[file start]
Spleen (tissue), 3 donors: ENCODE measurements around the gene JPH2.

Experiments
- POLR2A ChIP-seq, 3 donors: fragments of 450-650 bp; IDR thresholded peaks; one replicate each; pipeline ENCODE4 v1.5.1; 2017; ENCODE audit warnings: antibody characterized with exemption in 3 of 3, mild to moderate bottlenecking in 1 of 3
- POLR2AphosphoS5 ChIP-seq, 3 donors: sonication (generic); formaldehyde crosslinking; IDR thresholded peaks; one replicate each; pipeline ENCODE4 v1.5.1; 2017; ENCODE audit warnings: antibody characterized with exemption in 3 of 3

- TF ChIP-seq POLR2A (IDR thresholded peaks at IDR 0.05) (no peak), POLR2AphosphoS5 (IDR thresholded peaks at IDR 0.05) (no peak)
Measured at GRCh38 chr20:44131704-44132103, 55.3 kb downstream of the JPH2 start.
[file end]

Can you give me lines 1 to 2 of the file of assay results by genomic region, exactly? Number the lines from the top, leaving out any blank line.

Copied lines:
Spleen (tissue), 3 donors: ENCODE measurements around the gene JPH2.

Experiments